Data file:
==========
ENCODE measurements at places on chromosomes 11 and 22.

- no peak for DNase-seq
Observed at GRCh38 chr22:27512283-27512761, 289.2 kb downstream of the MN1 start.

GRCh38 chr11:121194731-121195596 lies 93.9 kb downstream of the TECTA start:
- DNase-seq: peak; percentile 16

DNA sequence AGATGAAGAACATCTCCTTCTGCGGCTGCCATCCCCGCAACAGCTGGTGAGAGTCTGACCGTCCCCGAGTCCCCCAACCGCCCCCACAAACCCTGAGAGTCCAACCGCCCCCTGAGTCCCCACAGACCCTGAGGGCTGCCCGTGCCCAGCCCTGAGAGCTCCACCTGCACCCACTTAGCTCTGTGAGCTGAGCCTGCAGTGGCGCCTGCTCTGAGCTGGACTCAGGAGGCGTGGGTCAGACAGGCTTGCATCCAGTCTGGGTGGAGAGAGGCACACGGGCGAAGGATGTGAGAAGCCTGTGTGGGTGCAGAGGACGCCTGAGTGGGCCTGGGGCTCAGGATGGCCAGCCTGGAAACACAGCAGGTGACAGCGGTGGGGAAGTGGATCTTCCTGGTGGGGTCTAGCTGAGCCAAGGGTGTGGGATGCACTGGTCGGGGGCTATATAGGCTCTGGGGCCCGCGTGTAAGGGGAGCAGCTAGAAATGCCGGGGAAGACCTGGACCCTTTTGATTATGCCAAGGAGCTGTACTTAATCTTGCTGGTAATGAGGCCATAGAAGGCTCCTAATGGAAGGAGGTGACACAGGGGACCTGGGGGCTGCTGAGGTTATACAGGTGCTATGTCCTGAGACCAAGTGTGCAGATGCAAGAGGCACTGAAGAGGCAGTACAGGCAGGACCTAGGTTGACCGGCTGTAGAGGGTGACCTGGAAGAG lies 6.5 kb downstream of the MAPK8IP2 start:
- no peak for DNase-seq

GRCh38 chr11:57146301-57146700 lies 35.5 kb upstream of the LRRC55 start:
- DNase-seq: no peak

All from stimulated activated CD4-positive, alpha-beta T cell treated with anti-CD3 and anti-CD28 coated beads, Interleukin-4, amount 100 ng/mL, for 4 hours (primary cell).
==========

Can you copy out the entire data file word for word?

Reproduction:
ENCODE measurements at places on chromosomes 11 and 22.

- no peak for DNase-seq
Observed at GRCh38 chr22:27512283-27512761, 289.2 kb downstream of the MN1 start.

GRCh38 chr11:121194731-121195596 lies 93.9 kb downstream of the TECTA start:
- DNase-seq: peak; percentile 16

DNA sequence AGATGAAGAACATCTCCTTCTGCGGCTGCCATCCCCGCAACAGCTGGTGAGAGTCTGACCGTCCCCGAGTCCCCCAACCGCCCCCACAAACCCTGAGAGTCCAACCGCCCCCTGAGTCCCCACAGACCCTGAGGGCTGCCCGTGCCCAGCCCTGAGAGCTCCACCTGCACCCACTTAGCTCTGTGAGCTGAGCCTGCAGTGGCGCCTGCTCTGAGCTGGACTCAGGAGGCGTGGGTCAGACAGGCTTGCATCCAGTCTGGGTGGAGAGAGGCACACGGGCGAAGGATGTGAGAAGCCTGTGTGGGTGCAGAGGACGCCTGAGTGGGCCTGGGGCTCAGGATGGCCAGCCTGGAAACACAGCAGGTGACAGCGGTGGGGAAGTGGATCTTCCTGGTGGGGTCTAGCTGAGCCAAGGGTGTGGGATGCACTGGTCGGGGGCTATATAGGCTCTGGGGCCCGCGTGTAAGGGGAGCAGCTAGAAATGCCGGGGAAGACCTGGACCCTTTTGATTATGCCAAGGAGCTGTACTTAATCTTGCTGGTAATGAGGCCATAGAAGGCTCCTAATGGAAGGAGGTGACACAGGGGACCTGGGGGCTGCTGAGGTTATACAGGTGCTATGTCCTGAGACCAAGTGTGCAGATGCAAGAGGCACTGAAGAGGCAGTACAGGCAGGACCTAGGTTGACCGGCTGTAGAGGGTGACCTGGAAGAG lies 6.5 kb downstream of the MAPK8IP2 start:
- no peak for DNase-seq

GRCh38 chr11:57146301-57146700 lies 35.5 kb upstream of the LRRC55 start:
- DNase-seq: no peak

All from stimulated activated CD4-positive, alpha-beta T cell treated with anti-CD3 and anti-CD28 coated beads, Interleukin-4, amount 100 ng/mL, for 4 hours (primary cell).